Monday, April 27, 2015


I received an advance copy of this book from the publisher.

For such a short novel, THE GRACEKEEPERS is incredibly difficult to describe.  When I started reading it, it instantly brought to mind the movie "Waterworld."  However, where "Waterworld" was a failure in its depiction of a world mostly covered in water, THE GRACEKEEPERS is much more successful. THE GRACEKEEPERS takes place in the future where much of the world is now covered in water. Humanity is now broken into two factions--the landlockers who lives exclusively on land and the Damplings who live exclusively on water.  The two groups are even separated in death.  When damplings die, their loved ones must bring them to a gracekeeper for burial. Gracekeepers live solitary lives in the middle of nowhere and survive primarily on the payment given to them for conducting burials. The deceased are wrapped in a shroud and submerged in the waters surrounding the Gracekeeper's cottage.  The Gracekeeper then suspends a birdcage over the body.  The cage holds a special kind of bird called a grace. Graces serve as physical reminders of the length of a period of mourning. The graces are not fed and, when they die, the mourning period is finished.  Callanish is a Gracekeeper and her solitary life helps her to protect a secret. Elsewhere, we meet North who is a circus performer.  This circus on the water travels from island to island entertaining the "clams" in exchange for food and other goods.  North's performance is special because she does an act with a bear. In a world with very little land, bears are unusual. Eventually, the paths of Callanish and North will cross and their lives will never be the same.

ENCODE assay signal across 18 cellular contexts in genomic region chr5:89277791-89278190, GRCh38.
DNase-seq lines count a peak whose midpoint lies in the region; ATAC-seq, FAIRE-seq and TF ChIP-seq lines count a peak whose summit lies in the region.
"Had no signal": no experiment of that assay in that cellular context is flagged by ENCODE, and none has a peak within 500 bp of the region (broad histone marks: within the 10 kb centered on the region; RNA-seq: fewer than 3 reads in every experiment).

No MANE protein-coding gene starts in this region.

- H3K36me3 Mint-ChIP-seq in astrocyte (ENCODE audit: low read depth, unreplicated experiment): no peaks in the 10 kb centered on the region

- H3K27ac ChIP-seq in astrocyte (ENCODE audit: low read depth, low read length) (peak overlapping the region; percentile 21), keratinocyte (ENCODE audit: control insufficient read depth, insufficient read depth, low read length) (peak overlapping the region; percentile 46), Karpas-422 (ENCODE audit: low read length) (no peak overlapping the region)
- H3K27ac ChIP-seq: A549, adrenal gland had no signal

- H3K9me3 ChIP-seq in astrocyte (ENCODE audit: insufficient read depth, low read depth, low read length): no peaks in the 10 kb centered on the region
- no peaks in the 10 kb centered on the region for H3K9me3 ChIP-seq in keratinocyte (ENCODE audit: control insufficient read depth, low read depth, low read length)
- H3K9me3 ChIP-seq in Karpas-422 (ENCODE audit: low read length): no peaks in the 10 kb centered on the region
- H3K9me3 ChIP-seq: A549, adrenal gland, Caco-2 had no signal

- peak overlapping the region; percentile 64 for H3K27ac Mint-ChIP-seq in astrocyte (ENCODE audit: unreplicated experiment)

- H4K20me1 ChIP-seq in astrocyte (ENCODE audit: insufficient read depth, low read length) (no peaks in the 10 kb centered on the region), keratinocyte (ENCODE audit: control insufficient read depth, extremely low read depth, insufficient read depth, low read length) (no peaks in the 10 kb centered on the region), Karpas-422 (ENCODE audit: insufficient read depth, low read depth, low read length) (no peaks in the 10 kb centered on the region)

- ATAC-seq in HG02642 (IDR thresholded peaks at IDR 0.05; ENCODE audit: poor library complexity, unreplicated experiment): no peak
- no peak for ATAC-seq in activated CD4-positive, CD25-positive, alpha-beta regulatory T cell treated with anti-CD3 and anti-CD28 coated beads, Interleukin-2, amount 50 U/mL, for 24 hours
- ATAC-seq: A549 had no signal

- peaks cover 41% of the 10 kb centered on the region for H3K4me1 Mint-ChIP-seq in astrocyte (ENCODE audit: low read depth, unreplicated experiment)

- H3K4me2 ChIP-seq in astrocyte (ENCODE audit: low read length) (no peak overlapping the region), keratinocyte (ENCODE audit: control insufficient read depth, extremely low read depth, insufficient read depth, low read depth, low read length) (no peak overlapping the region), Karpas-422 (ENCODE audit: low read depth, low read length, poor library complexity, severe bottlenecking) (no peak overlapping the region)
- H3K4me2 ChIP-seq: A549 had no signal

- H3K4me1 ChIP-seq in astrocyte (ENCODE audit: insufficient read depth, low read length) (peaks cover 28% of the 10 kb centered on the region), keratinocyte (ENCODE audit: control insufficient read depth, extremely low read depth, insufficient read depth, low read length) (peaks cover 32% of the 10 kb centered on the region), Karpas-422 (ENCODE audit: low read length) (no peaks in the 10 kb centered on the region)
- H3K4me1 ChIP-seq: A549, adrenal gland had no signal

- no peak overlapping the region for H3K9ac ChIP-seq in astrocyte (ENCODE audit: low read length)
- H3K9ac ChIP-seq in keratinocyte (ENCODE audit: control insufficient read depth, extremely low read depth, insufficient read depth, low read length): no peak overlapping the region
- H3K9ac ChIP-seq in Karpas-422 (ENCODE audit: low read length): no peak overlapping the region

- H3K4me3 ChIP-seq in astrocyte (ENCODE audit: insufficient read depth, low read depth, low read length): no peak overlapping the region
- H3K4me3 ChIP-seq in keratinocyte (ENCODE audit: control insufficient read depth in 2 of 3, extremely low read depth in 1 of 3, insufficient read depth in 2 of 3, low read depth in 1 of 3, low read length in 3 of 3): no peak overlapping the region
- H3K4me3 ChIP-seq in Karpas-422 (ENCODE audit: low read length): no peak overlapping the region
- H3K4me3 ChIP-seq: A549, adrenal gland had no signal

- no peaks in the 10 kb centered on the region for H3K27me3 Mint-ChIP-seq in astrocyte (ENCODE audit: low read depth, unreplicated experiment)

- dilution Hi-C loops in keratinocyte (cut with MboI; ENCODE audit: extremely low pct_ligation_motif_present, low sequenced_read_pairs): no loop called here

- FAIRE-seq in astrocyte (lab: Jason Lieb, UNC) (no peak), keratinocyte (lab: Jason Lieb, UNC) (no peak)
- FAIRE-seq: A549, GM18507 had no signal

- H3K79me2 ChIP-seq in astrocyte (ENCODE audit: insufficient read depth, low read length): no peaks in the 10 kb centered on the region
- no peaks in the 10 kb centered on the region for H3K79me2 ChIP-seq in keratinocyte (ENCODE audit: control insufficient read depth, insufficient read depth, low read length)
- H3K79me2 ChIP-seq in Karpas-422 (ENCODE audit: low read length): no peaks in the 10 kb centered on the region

Logan has created a really beautiful novel.  The characters are fascinating and Logan manages to convey a lot of story in such a short book.  My only gripe is that I was left with so many questions!  I would have loved for Logan to spend more time introducing us to this world. There was so much more story to tell!  While the story that Logan gives us is ultimately fairly predictable, the beautiful language and imagery distracts the reader from the tale's ultimate conclusion.  Logan does a wonderful job of giving readers a very clear idea of what this world looks like. I only wish there had been more.

BOTTOM LINE: Recommended. A lovely tale of love and loss set in a watery futuristic landscape.